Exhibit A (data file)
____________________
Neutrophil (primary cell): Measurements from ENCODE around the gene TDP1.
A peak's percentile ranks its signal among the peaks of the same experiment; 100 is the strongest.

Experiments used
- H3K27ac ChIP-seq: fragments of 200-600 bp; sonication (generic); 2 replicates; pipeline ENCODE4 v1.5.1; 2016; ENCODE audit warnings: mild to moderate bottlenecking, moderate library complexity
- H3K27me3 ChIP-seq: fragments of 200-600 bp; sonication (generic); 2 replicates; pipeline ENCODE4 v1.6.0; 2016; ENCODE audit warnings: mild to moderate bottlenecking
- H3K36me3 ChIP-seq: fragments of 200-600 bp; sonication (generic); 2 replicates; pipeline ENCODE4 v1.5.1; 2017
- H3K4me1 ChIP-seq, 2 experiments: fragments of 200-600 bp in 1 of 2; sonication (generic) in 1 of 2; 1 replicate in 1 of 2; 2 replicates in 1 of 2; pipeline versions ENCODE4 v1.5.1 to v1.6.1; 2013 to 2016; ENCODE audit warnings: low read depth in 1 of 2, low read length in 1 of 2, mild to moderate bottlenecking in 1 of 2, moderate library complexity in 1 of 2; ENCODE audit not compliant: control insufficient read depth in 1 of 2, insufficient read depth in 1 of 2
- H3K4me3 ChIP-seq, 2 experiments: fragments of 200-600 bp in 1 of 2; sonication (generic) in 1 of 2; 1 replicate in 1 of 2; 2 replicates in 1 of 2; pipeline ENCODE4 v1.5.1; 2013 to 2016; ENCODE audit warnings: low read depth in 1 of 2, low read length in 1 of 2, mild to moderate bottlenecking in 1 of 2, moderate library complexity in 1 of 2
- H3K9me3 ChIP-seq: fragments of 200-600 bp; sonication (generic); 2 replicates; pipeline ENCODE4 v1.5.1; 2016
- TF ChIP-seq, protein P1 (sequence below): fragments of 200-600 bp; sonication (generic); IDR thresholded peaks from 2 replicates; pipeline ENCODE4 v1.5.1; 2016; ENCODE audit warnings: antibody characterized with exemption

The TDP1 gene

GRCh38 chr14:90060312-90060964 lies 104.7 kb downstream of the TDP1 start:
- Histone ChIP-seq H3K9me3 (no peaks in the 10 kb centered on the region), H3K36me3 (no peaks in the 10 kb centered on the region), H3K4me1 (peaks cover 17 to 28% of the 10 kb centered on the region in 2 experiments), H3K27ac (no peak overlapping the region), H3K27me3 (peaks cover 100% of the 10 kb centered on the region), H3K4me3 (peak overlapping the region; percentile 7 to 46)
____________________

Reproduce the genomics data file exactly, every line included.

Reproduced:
Neutrophil (primary cell): Measurements from ENCODE around the gene TDP1.
A peak's percentile ranks its signal among the peaks of the same experiment; 100 is the strongest.

Experiments used
- H3K27ac ChIP-seq: fragments of 200-600 bp; sonication (generic); 2 replicates; pipeline ENCODE4 v1.5.1; 2016; ENCODE audit warnings: mild to moderate bottlenecking, moderate library complexity
- H3K27me3 ChIP-seq: fragments of 200-600 bp; sonication (generic); 2 replicates; pipeline ENCODE4 v1.6.0; 2016; ENCODE audit warnings: mild to moderate bottlenecking
- H3K36me3 ChIP-seq: fragments of 200-600 bp; sonication (generic); 2 replicates; pipeline ENCODE4 v1.5.1; 2017
- H3K4me1 ChIP-seq, 2 experiments: fragments of 200-600 bp in 1 of 2; sonication (generic) in 1 of 2; 1 replicate in 1 of 2; 2 replicates in 1 of 2; pipeline versions ENCODE4 v1.5.1 to v1.6.1; 2013 to 2016; ENCODE audit warnings: low read depth in 1 of 2, low read length in 1 of 2, mild to moderate bottlenecking in 1 of 2, moderate library complexity in 1 of 2; ENCODE audit not compliant: control insufficient read depth in 1 of 2, insufficient read depth in 1 of 2
- H3K4me3 ChIP-seq, 2 experiments: fragments of 200-600 bp in 1 of 2; sonication (generic) in 1 of 2; 1 replicate in 1 of 2; 2 replicates in 1 of 2; pipeline ENCODE4 v1.5.1; 2013 to 2016; ENCODE audit warnings: low read depth in 1 of 2, low read length in 1 of 2, mild to moderate bottlenecking in 1 of 2, moderate library complexity in 1 of 2
- H3K9me3 ChIP-seq: fragments of 200-600 bp; sonication (generic); 2 replicates; pipeline ENCODE4 v1.5.1; 2016
- TF ChIP-seq, protein P1 (sequence below): fragments of 200-600 bp; sonication (generic); IDR thresholded peaks from 2 replicates; pipeline ENCODE4 v1.5.1; 2016; ENCODE audit warnings: antibody characterized with exemption

The TDP1 gene

GRCh38 chr14:90060312-90060964 lies 104.7 kb downstream of the TDP1 start:
- Histone ChIP-seq H3K9me3 (no peaks in the 10 kb centered on the region), H3K36me3 (no peaks in the 10 kb centered on the region), H3K4me1 (peaks cover 17 to 28% of the 10 kb centered on the region in 2 experiments), H3K27ac (no peak overlapping the region), H3K27me3 (peaks cover 100% of the 10 kb centered on the region), H3K4me3 (peak overlapping the region; percentile 7 to 46)